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Buy New, Used, & Rebuilt CHRA Cartridges Online
Find the high-quality new, used, and rebuilt CHRA cartridges you need at Goldfarb & Associates. Order online or come browse our Rockville, MD warehouse. We have hundreds of CHRA cartridges for sale and in stock from manufacturers like Schwitzer, Garrett, Holset, Subaru, Borg Warner, and more.
Goldfarb can find the CHRA turbo cartridge needed for your engine application. On top of the vast parts inventory we have in-store, we also have an extensive network of trusted parts suppliers servicing diesel engine applications. If you are repairing a passenger car, commercial vehicle, light-duty truck, or heavy-duty pickup, Goldfarb & Associates can assist. The same for agricultural, industrial, or marine vehicles.
Get in touch today, and we will help identify and locate a new or refurbished CHRA cartridge for sale at an affordable price or answer any other questions you may have about diesel engine parts. Call or reach out in real-time with the live chat option at the bottom right section of your screen.
A CHRA (Center Housing Rotating Assembly) cartridge is one component of a turbocharger. The turbo cartridge houses the compressor and turbine wheels, which allow the turbocharger to compress air and increase power to the engine. A CHRA cartridge is a self-contained part that makes replacement and repairs simple. If a CHRA cartridge gets damaged or worn, your vehicle may experience a decrease in turbocharger efficiency, an increase in turbo lag, and potential damage to the engine.
Inside a CHRA Cartridge
CHRA cartridges hold the most critical components of a turbocharger. In addition to the turbine and compressor wheel, a CHRA turbo cartridge also houses the turbo shaft, journal and ball bearings, and oil and coolant passages. Because of this, if you find your turbocharger failing, you can often just replace the turbo cartridge to fix the problem.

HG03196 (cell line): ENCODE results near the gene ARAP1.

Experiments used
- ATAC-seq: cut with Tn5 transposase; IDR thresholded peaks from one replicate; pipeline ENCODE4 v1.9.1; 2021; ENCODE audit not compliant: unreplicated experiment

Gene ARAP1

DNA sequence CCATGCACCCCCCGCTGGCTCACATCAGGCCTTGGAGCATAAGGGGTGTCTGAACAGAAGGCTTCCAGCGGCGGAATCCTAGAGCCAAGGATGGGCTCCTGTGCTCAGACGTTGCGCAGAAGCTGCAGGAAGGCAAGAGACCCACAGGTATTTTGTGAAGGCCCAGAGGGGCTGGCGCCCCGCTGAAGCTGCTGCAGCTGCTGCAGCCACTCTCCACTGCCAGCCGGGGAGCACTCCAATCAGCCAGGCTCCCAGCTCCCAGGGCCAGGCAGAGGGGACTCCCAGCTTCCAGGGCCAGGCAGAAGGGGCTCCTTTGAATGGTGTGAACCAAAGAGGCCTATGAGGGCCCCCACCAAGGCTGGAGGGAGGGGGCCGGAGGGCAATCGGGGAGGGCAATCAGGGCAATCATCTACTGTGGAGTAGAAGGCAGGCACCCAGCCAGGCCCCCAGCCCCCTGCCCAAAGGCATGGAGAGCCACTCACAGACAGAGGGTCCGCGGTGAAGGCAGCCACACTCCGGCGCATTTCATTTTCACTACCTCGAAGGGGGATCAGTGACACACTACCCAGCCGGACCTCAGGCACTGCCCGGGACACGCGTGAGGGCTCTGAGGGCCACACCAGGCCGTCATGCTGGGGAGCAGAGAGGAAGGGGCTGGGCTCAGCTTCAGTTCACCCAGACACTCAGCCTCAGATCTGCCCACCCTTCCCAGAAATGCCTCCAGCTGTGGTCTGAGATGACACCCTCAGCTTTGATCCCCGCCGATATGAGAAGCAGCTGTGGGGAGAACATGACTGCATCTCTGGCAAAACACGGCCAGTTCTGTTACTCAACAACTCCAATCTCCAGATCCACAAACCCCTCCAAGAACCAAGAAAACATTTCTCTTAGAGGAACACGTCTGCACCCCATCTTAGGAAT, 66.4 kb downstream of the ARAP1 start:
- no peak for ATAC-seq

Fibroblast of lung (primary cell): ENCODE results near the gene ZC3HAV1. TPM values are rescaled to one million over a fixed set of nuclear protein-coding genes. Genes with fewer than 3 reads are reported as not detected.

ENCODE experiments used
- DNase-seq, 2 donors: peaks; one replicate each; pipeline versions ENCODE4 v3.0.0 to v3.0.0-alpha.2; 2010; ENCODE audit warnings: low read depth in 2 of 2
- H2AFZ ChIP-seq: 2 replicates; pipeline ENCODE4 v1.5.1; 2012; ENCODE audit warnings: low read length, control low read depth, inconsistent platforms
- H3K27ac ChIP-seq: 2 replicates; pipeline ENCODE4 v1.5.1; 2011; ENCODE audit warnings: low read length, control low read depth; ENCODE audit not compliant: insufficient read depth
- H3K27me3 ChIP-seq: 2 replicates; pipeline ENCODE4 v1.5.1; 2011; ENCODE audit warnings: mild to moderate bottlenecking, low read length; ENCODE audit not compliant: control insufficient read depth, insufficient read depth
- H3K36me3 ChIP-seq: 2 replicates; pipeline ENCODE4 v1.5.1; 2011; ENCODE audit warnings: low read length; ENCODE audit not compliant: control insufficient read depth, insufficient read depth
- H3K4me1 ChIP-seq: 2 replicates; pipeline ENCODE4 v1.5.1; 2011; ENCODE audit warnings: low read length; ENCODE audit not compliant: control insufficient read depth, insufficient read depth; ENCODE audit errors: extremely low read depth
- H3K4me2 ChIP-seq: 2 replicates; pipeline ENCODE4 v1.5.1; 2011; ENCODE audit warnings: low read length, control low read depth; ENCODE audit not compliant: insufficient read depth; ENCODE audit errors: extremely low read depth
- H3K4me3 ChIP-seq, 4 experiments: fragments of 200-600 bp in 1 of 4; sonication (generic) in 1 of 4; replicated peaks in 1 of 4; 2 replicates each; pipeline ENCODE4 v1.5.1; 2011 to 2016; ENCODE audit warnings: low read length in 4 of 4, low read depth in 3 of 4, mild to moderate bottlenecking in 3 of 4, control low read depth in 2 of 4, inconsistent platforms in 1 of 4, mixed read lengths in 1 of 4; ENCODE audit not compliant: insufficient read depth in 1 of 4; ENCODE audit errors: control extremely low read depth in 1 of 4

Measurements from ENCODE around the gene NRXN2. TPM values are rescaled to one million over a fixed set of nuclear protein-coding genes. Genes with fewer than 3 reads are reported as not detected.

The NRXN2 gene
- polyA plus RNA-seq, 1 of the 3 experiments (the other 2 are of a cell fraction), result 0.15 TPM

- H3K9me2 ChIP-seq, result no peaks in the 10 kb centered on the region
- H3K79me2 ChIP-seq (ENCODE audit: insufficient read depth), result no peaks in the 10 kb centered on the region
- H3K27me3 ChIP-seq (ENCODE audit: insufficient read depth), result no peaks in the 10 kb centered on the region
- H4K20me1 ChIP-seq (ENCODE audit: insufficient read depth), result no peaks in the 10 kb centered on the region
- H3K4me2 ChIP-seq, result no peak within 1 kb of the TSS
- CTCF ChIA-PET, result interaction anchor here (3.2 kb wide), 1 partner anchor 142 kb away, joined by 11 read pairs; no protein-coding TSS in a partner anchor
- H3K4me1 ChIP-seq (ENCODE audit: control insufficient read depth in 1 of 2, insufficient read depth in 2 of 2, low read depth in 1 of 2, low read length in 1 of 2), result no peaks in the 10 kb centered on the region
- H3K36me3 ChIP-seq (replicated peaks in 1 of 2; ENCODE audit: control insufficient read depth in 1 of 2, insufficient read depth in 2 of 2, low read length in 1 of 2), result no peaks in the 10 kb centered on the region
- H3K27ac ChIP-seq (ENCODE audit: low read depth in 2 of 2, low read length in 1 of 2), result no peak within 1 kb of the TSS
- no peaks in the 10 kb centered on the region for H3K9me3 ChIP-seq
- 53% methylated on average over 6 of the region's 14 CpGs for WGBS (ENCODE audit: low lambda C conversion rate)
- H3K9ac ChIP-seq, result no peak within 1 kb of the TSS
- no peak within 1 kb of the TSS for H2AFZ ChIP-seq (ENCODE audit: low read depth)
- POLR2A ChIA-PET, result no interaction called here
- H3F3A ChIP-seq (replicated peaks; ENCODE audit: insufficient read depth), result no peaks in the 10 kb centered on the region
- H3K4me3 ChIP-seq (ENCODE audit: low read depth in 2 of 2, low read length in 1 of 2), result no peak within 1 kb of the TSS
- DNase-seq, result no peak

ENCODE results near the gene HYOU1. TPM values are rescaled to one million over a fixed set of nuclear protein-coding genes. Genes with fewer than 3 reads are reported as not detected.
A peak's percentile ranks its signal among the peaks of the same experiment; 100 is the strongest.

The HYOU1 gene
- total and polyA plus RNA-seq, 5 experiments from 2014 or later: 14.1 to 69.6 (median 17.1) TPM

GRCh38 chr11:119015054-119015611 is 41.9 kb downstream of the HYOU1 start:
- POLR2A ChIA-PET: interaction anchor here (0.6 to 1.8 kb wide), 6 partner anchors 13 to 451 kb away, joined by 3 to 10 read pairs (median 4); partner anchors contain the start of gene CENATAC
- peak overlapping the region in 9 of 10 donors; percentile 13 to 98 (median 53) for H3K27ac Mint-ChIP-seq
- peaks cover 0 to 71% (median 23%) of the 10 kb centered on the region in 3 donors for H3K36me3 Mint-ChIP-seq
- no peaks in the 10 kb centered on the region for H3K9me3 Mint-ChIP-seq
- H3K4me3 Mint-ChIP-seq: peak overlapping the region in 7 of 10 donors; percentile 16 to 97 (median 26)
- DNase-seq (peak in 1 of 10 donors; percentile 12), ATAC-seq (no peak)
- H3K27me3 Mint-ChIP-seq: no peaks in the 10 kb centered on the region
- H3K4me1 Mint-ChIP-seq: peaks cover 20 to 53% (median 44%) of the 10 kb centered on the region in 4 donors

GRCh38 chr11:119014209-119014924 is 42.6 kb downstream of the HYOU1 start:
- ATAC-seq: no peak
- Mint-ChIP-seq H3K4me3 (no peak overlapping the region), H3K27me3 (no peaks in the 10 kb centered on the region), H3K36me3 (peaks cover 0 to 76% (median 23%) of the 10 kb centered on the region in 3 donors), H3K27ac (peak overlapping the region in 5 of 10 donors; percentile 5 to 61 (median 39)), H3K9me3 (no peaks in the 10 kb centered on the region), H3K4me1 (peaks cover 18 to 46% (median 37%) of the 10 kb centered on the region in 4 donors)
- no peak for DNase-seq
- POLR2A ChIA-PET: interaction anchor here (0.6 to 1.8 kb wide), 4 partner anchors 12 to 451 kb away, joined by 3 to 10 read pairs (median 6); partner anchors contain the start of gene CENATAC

How a Turbo Cartridge Works
The CHRA turbo cartridge holds the turbine and compressor wheel, which work together to produce more engine power. Exhaust gasses from the engine drive the turbine wheel. The turbine wheel is attached to the compressor wheel by the turbo shaft. Air draws into the cartridge through a compressor inlet and is compressed by the compressor wheel. The compressed air is then forced into the engine's intake manifold from the compressor outlet. Compressed air changes the air-to-fuel ratio and allows for higher fuel combustion and increased power.
How to Know if a CHRA Cartridge is Failing
The CHRA cartridge is the heart of the turbocharger. The majority of turbocharger failures happen within the cartridge. The turboshaft sees very high RPMs, putting a lot of stress on the component. The turbo cartridge is also exposed to high turbo pressure, which can damage the bearings within. Here are some symptoms that may indicate cartridge failure.
1. Burning or Leaking Oil
If a turbocharger is burning oil, the issue is most likely the cartridge. A worn seal or bearing can lead to excessive oil consumption, leaking, and burning as oil is pushed into the engine's intake manifold and combustion chambers. Rather than rebuilding the CHRA cartridge, a simple cartridge replacement may be the most cost-effective and best choice.
2. Poor Performance
A failed turbo cartridge can prevent the turbocharger from spinning and spooling correctly. If this happens, you'll feel a delay in vehicle acceleration and an acceleration reduction at higher speeds.
3. Concerning Noises
If a turbo cartridge has failed seals, bearings, or damaged wheels, it can produce weird and concerning noises. If you hear hissing, rattling, or drilling noises coming from the engine, it may be cause for concern.
4. Check Engine Light
Most modern vehicles will have a check engine light connected to the turbocharger. If the check engine light comes on, it's time to take your vehicle to a trusted mechanic.
5. Grey-Blue Exhaust
A grey-blue smoking exhaust may mean oil leaks into the exhaust system. This issue can happen if the turbo housing or seals are cracked. As the leaking oil burns, it will produce a bluish smoke which increases as the engine revs.
6. Slow Acceleration
If your vehicle is struggling to accelerate, this may demonstrate that the turbocharger and turbo cartridge is failing.
Keeping a CHRA Cartridge Running Smoothly
Diesel engine experts recommend that CHRA cartridges be replaced or rebuilt at around 100,000 to 150,000 miles. Here are some tips to keep turbo cartridges running smoothly.
1. Start Slowly
Build up vehicle RPMs slowly. Give your engine time to warm up and flow lubricating oil to the wheels and bearings.
2. Check Oil Regularly
Change engine oil and filters regularly. Dirt and impurities in oil can harm the turbo cartridge’s performance.
3. Check Air Filters Regularly
In a CHRA cartridge, the compressor wheel pulls outside air into the engine’s air filter. Air filters can get clogged with impurities causing the turbocharger to overheat.
5. Rebalance the Cartridge